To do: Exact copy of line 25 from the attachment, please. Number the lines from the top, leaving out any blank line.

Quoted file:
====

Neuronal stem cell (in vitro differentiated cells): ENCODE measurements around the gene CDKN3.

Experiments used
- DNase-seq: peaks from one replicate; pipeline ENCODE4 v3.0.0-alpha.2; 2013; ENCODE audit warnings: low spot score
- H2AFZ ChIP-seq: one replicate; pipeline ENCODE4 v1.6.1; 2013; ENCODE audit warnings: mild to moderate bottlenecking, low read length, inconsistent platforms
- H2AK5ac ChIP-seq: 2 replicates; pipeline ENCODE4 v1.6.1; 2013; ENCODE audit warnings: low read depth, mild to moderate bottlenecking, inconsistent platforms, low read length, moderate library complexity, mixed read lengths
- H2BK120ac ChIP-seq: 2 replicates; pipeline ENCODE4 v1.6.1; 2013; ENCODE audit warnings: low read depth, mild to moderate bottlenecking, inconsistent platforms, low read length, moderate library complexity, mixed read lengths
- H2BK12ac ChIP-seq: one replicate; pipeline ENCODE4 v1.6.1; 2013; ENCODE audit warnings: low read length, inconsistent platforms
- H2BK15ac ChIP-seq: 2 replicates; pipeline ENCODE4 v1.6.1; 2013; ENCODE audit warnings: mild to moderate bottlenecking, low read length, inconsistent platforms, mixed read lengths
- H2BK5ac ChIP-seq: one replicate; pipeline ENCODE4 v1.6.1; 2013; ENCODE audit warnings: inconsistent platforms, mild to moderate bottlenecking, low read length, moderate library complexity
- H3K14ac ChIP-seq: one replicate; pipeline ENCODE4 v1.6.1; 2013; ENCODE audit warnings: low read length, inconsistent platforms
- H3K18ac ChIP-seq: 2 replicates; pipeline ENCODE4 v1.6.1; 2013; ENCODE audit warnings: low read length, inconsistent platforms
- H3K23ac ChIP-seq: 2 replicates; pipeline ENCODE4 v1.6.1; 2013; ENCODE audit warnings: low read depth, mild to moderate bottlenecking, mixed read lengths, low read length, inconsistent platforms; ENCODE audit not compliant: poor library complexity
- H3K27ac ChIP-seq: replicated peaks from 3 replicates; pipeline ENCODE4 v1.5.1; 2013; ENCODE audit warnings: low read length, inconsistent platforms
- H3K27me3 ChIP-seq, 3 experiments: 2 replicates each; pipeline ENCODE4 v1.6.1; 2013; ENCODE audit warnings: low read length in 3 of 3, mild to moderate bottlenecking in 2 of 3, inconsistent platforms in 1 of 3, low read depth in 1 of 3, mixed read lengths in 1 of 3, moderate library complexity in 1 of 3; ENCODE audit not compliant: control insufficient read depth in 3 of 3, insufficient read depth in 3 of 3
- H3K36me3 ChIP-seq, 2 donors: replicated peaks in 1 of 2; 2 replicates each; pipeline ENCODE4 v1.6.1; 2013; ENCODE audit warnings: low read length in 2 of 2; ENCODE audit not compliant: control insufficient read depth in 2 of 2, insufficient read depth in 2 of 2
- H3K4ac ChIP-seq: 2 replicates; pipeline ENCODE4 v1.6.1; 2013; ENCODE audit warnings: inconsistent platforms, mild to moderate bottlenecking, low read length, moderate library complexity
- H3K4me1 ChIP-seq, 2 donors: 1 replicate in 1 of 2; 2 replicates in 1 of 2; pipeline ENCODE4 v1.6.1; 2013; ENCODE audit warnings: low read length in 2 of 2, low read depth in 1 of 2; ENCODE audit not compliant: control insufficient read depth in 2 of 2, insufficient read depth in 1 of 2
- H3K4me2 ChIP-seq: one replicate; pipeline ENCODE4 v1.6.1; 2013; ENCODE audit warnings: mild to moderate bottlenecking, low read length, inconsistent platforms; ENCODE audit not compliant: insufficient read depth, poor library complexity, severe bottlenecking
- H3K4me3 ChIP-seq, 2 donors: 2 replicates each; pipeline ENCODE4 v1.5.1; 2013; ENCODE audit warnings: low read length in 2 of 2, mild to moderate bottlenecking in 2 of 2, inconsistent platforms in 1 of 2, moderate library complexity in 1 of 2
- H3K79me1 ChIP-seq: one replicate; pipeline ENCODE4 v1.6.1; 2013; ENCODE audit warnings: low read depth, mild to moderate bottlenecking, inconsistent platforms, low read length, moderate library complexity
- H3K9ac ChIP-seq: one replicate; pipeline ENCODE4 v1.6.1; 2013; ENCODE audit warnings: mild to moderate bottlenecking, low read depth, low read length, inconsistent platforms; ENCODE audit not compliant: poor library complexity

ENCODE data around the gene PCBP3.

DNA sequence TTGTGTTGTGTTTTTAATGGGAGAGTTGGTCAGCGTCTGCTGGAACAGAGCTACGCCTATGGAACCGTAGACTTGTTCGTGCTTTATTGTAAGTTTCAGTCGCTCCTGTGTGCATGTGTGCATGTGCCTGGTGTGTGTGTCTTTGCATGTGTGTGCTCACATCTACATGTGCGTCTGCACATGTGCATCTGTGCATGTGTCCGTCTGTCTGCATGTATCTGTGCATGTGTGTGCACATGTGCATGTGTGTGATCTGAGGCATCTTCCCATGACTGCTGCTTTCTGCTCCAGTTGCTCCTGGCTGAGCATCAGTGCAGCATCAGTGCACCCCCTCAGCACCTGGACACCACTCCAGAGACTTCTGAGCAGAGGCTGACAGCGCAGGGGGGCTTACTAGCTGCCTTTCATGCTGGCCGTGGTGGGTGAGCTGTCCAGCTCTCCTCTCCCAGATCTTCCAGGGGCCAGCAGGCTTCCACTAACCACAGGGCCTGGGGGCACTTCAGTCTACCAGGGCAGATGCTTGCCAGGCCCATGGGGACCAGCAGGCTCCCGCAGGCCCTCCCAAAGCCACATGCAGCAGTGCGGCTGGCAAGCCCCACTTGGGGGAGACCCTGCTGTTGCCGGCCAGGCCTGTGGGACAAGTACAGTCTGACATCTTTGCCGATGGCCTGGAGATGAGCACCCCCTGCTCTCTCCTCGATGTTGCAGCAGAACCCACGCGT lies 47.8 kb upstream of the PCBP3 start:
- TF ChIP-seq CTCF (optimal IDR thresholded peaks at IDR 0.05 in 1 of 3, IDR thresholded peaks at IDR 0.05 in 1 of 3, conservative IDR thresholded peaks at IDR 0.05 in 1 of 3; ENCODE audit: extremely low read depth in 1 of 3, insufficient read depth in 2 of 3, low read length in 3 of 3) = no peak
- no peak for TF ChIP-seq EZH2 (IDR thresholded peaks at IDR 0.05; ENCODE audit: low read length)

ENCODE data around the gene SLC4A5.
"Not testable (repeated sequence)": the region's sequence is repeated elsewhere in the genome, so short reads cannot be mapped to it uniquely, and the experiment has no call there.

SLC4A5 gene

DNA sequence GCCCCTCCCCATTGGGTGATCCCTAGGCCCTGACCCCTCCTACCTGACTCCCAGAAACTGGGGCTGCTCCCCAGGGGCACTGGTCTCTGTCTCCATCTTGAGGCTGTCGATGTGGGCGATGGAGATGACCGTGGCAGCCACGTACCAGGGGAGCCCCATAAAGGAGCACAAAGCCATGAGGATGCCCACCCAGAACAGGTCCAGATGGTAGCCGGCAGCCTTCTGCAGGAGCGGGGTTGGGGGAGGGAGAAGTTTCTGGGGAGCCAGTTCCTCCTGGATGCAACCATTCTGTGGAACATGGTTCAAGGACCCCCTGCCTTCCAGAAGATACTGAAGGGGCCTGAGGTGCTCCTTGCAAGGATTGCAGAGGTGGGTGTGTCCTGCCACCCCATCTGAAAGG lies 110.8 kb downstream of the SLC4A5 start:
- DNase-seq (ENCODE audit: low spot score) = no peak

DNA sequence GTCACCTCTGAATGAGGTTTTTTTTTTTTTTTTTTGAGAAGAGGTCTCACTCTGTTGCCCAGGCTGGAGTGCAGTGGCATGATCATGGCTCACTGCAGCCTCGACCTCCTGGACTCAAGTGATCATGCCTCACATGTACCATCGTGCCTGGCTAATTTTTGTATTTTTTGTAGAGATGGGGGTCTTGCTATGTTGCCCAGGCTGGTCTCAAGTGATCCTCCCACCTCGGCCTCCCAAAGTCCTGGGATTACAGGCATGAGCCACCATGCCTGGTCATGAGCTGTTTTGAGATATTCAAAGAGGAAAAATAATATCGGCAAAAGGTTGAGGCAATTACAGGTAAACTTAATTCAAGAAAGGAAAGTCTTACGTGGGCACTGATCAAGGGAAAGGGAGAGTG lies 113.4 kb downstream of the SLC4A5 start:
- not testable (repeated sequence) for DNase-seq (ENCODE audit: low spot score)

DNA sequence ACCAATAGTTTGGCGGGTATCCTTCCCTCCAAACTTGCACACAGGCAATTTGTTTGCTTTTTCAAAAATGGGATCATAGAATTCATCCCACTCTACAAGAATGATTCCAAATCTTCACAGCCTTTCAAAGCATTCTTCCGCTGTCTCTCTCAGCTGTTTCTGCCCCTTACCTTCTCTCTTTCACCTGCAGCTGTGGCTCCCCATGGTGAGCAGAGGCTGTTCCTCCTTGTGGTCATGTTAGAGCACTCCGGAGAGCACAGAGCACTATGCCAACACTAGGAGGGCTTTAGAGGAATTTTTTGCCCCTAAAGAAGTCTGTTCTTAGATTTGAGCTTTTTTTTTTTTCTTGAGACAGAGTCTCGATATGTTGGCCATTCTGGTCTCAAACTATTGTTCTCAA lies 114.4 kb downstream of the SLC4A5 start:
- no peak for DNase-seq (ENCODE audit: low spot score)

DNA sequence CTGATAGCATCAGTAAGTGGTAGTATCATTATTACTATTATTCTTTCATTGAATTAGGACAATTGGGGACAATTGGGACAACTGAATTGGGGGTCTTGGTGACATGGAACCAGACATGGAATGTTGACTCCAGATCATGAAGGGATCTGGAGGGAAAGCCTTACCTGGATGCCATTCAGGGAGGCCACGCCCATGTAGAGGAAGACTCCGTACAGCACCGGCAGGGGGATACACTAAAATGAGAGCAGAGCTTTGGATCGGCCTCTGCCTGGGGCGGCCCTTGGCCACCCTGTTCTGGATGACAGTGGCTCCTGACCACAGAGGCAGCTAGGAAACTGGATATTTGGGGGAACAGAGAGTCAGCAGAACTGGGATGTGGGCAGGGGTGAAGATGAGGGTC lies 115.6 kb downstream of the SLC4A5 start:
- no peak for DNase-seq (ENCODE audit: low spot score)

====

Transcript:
- no peak for TF ChIP-seq EZH2 (IDR thresholded peaks at IDR 0.05; ENCODE audit: low read length)